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Happiness is your 2023 resolution

Oliver Hedgepeth

As some of us celebrate Old Christmas on Jan. 6, many of you are creating a bunch of resolutions this week. Instead, let’s make 2023 different, special. Why? Because this pandemic’s impact on our time with others was unforgiveable. 

I’ve started a happiness journal. This journal is a time-forward memory of daily happiness.

This one journal is all that’s needed, not five or six. Each day lists my goals — real, attainable goals — goals to make me happy.

In this 2023 journal, I listed names of people to telephone. Is there someone you have not called for years? Write their names on a specific date this week and make the call. No excuses. Do it! You’ll find that you feel better, and they will too.

I recently received a text message from an old friend in Georgia who flew to Anchorage, Alaska, a few days ago just to go dog-sledding. Only they didn’t know what Elizabeth and I know about Alaska this time of year. The sun is up for only a very short time and it’s cold, very cold. And lastly, dogsled teams are not being hired out just yet. 

When you plan something, do your research. Make your goals a bit more real. Like driving up to our North Carolina mountains or driving to the cemetery where your great-greats are buried. Their angels will appreciate it, and you will find your smile.

Is there some project you’ve wanted to do? List it. I want to make cornbread. I have my mom’s old cast iron cornbread pan. She made great cornbread that didn’t stick to the pan. I’ve tried and failed. My cornbread was supposed to come out shaped like an ear of corn. It was just crumbles.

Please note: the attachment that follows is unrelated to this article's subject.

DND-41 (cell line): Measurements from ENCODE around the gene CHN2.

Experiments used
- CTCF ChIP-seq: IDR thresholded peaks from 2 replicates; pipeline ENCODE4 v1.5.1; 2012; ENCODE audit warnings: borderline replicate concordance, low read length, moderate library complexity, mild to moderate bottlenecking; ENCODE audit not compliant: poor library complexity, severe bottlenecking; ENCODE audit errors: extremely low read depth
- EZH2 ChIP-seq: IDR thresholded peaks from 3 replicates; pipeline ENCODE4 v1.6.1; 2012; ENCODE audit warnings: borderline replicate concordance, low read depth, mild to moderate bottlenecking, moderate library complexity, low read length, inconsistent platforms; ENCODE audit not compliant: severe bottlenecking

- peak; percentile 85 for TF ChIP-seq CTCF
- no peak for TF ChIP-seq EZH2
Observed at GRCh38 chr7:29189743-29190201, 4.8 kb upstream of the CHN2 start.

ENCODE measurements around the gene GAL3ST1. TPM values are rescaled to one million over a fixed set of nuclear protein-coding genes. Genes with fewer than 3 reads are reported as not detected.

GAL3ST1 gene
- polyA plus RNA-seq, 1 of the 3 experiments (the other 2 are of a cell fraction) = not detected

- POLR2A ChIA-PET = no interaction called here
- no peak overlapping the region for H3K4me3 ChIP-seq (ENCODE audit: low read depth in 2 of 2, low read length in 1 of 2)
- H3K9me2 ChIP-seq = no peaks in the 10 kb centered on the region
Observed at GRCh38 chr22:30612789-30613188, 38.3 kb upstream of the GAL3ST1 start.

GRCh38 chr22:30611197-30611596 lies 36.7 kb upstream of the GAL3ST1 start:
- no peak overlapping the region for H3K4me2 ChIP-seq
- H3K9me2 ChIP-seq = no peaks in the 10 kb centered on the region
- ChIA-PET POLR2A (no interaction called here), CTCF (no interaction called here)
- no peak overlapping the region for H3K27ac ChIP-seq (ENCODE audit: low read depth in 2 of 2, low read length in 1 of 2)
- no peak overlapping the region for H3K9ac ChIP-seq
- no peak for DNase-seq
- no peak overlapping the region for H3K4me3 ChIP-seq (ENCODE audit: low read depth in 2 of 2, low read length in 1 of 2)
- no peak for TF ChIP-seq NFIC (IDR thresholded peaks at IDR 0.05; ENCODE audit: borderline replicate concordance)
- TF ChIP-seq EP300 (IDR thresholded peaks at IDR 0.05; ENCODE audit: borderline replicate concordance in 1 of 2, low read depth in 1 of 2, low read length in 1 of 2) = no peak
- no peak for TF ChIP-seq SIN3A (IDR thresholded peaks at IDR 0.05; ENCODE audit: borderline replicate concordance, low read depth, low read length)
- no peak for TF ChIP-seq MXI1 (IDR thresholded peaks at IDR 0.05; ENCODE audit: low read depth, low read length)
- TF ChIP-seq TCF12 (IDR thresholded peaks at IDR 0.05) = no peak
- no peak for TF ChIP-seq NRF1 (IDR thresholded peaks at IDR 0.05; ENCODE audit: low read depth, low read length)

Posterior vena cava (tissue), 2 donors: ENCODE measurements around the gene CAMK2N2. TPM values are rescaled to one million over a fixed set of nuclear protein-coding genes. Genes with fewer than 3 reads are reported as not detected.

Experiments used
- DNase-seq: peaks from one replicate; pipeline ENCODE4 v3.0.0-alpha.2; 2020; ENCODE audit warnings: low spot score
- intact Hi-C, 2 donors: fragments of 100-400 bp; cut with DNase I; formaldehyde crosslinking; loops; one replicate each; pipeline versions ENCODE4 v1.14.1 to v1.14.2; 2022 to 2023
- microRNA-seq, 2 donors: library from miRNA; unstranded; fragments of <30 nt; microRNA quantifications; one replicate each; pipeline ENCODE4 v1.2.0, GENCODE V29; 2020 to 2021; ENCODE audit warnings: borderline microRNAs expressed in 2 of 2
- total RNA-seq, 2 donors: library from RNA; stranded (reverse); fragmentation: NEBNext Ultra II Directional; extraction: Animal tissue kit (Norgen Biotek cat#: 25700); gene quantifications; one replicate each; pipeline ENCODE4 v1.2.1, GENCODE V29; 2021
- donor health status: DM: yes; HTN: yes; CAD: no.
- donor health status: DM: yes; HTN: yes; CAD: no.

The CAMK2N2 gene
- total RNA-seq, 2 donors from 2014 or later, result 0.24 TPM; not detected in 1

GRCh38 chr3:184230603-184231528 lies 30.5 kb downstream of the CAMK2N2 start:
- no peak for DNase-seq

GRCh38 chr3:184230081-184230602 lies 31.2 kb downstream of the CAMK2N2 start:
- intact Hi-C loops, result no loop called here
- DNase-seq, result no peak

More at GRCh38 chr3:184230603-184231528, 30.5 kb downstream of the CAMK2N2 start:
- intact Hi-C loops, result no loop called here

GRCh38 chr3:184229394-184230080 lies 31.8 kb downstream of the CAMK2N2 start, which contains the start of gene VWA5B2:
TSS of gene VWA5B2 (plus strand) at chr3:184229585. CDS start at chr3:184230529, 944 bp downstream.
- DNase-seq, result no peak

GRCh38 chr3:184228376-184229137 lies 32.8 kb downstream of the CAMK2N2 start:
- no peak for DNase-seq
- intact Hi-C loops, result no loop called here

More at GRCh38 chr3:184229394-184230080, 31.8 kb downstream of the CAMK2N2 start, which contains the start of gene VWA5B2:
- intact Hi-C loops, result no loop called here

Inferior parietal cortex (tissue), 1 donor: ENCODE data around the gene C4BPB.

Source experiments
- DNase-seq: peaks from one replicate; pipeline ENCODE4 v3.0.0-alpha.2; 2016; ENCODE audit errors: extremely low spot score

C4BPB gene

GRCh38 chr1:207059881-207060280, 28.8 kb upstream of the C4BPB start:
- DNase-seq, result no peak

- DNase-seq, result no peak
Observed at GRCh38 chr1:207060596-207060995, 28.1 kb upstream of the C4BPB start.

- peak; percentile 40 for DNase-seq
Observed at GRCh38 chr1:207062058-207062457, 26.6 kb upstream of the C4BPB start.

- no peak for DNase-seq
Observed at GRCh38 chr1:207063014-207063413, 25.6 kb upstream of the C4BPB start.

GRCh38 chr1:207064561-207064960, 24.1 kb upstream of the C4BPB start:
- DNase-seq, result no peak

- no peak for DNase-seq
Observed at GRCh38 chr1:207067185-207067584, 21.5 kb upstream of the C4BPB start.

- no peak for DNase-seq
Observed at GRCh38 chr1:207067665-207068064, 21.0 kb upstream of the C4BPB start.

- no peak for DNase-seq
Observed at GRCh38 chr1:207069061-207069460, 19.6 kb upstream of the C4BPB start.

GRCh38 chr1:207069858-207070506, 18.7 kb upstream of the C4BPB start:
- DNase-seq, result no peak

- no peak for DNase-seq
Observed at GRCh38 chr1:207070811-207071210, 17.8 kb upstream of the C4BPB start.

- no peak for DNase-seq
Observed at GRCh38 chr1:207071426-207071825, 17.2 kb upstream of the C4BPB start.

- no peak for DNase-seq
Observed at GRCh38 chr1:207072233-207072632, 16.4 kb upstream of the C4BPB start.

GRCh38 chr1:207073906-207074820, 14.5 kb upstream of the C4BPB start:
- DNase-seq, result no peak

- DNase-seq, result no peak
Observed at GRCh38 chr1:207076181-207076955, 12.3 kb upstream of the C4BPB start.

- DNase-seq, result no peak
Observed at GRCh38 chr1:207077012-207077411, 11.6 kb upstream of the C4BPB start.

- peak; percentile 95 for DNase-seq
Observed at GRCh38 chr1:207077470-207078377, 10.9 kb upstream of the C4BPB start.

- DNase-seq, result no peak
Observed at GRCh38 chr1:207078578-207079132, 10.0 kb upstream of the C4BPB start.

This week, I’ll try again. I will not use that nonstick spray stuff. I will cook some bacon and save the bacon grease like Mom did. Then, I will brush the bacon grease, a lot of it, on that old cast iron pan. That is on my list to do Friday.

As for all those resolutions, well, think differently. Make a journal listing of things that really mean something to you. It can be much more rewarding in ways you never considered.

Remember how isolated you felt during the height of COVID? Now begin to re-invite your family or co-workers over for supper. We have only just experienced this during the past few weeks with Thanksgiving and Christmas. Ask some new folks to come too, or to go out to dinner, and for no special reason.

Here’s another idea to move you back into circulation. List all those you know who died in the past few years. Do you remember when they died? Write it in that journal and call their wife or husband. Yes, call them on that date with the single reason of remembering funny things he or she used to do. Sound silly? Well, why not laugh? Or shed a tear. The point is to remember — and reconnect!

Look ahead to next year this time when 2024 is upon us. Think today while reading this column about what your memories will be if you make that journal entry list of daily happiness. 

There are smart folks who study this stuff. They say you will be happier next year, next week and tomorrow morning when you remember spending a few minutes on the phone with Aunt Virginia or if you surprise your wife or husband with a visit to a new restaurant.

Also, start your year off right by donating a few bucks to a charity you might have previously ignored, such as the Wilson Arts community or perhaps a homeless shelter or soup kitchen. Record what they said that made them happy, and you.

Write down daily what to do, and then how happy it made you feel. You will have a year of happiness for 2023.

For now, sing along with “Auld Lang Syne” to remember 2022 fondly, no matter the day.

Oliver Hedgepeth, a native Wilsonian and professor of logistics, teaches online at American Military University. Email him at